Anchors : Bad JuJu

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Anchors : Bad JuJu


Punk rock has sadly been bereft of bands who have a greater understanding of the world around them.

Punk rock has sadly been bereft of bands who have a greater understanding of the world around them. Populating the ever-growing throng of ever-worse contemporary punk bands there’s a disturbing lack of self-awareness; even those who are associated with the smarter end of the punk spectrum like Anti-Flag or Rise Against tend to dwell far too much on the political or ethical aspects of life, tending away from simply reflecting on what life is, well, like.

That, however, is what made punk so enticing in the first place – it was hard to separate the depression and frustration of late-’70s Britain or the disillusionment and anti-establishment sentiments of early-’80s America from the music bands like The Clash, The Buzzcocks, Fugazi, Descendents, Dead Kennedys and the other torchbearers of that musical generation. You know, everyone who wasn’t Billy Joel.

Contemporary punk, however, is similar in that it mirrors the sentiments of the time; that being primarily shallow, facetious, instantaneous communication that leaves little room for an over-arching, quality narrative that helps reflect and comment on the society that births it. Gone are the days – as the passage off time dictates – of Fugazi, Minor Threat, Shai Hulud, Drive Like Jehu, Beefeater or Dag Nasty, or hell, even Hot Water Music. Instead there’s Taking Back Sunday, 30 Seconds To Mars, My Chemical Romance, Mayday Parade or Hawthorne Heights that offer little other than how to style your hair in a way that will earn your parents ire and, if you’re a dude, make you look like an ugly chick.

Thankfully, however, bands still exist that help document life in 2011. Bands like The Bronx, Cancer Bats or Terror use punk and hardcore in a way that communicates a simple idea of actual life – without the often-time pretentious political overtones and torch-bearing. The idea is to reflect the way most people are experiencing life, placing it in musical terms that complement the resultant attitudes – thus, punk and hardcore music. Anchors fall firmly into this tradition, but with their own, brilliantly realised perspective. One of confused disdain for the way life sucks you in, and doesn’t let go.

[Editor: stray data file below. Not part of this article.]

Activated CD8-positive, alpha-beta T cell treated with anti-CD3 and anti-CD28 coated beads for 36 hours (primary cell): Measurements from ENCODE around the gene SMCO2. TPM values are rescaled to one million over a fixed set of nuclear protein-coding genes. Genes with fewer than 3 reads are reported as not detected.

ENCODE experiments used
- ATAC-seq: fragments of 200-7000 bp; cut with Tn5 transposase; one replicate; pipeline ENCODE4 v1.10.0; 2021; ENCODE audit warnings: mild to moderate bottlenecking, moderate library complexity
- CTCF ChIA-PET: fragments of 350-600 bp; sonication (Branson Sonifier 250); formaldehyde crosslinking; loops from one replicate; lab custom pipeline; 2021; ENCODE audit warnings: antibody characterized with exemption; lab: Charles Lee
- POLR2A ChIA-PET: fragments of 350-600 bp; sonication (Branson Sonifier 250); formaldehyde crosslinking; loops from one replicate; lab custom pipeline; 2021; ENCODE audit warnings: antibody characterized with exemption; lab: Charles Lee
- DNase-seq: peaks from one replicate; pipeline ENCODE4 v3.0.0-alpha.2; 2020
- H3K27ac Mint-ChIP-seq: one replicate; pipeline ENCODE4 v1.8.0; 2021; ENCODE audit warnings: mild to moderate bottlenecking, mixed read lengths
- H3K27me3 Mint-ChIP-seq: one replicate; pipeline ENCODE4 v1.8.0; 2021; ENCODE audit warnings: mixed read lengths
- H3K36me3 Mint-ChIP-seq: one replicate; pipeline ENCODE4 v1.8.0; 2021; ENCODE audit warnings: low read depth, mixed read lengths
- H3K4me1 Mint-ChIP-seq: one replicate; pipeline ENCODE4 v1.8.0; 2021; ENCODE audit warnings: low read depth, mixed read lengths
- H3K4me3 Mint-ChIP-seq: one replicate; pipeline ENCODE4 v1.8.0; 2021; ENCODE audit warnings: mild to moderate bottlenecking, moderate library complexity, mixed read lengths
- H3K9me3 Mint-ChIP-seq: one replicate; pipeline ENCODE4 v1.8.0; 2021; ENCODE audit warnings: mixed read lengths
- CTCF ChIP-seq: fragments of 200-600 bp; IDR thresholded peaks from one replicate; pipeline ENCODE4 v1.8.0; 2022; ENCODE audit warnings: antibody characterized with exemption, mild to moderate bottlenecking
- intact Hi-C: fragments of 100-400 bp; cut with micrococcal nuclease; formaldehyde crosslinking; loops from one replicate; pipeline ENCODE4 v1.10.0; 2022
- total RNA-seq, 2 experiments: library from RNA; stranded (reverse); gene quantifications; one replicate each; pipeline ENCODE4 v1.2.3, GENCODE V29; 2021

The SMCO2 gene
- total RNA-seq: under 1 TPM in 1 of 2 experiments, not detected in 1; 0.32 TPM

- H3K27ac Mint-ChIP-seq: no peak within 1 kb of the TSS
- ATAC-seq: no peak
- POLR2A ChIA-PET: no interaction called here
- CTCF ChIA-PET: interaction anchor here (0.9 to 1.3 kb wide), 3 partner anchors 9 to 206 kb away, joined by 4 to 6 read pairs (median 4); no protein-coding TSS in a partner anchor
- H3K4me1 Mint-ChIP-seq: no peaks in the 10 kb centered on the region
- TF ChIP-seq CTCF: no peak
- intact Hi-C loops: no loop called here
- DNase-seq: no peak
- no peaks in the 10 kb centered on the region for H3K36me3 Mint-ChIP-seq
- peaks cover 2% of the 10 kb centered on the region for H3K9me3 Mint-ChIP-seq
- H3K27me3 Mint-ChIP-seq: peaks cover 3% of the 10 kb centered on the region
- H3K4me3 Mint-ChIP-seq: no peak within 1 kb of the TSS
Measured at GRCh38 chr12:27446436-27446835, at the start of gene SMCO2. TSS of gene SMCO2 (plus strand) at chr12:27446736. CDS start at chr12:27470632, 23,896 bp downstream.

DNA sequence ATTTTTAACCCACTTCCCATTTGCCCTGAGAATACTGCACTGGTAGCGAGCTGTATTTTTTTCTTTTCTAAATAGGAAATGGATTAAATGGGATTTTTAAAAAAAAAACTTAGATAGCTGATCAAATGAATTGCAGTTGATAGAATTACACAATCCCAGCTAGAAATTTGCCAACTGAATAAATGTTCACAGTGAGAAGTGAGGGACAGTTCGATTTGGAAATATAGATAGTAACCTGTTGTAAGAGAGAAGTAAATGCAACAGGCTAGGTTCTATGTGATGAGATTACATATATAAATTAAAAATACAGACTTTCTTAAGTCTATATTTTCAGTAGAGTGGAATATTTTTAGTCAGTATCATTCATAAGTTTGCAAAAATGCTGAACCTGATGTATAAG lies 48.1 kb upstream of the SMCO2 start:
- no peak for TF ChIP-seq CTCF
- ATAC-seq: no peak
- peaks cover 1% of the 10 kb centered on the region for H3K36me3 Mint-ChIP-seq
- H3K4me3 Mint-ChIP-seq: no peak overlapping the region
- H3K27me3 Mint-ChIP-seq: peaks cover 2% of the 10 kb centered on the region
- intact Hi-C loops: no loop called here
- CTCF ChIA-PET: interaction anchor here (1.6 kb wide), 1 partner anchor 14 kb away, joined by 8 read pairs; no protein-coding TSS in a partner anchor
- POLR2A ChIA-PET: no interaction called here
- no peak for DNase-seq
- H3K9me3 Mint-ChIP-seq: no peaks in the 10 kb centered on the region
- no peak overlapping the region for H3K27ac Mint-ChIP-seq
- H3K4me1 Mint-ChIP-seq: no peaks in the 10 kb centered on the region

Like Sydney’s excellent Lungs, or even luminaries like Refused and Social Distortion, Anchors have crafted an album that’s stark, yet realistic in tone, which is nothing short of refreshing and thankfully dispossessed of the inadvertent naïve (and not-so naive) preaching that plagues modern punk music.

In fact, Bad JuJu works as a testament to the death of wide-eyed optimism, brought about by the crushing heaviness of society’s expectations. It spends its time railing against and – crucially – regretting the idea that we’ll all lose people we know to the mundanity of life… as everyone gets older, they lose close friends to work, relationships, family, careers and other tenets of life. Bad JuJu’s seeks to at least address the idea that sure, society and life might pull you in one direction, but at the end of it, in retrospect, it just might not be worth kowtowing to expectation.

The best part is that Anchors deliver this attitude with a finely honed punk brutality – straddling a line between punk and hardcore that few can achieve. Across moments like We Are Oscar Mike their debt to mid-to-late So-Cal ’90s punk is apparent, but it’s well balanced by the sheer force of their delivery. As vocalist Brett is spitting out "I’m sick, sore and tired and never have been satisfied with this boring shit they call day to day," you’re very much inclined to agree with him.

His relentless attack washes along great lines like "That middle-management shoulder slump they’ve been patting for so long," from Ill Glory or the post-modern self-reflexiveness of The Feelgood Hit Of The Summer "I promise this will only take two minutes of your time, and isn’t that all your attention span can afford?" With this anger and disenfranchisement – and sheer bewilderment and confusion as to why you’d waste your life at a desk – seething underneath, Bad JuJu clearly isn’t your run of the mill hardcore punk record.

The lack of dynamics hurt Anchors though – you’ll find that even with the simple-yet-surprisingly-complex compositions, they don’t shy too far from each other in terms of pacing – but when One Man Wolf Pack breaks out a scrote-torching solo or the "everything to everybody" breakdown of Ill Glory snaps your neck forward, it’s enough to steer it away from sounding too similar. The best part? There’s no fucking pseudo ‘look at me I’m grown up’ ballad. Thank fuck. What we don’t need more of is guys aged in their late-20’s proving that they’re deep. Unless it’s hilarious, like Gerard Way writing an acoustic album about comic books and Twilight – or Benji Madden writing about the pitfalls of banging Sophie Monk – something that could become a comedic cultural touchstone.

Bad JuJu is brutal, musically getting the balance of punk and hardcore better than few others could boast. But the crucial element is that it’s self-aware, yet doesn’t beat you upside the head with it – in fact, that alone means Anchors ought to be applauded. As it stands, Anchors haven’t created a game changer, rather the sort of punk album for a new decade that desperately needs it.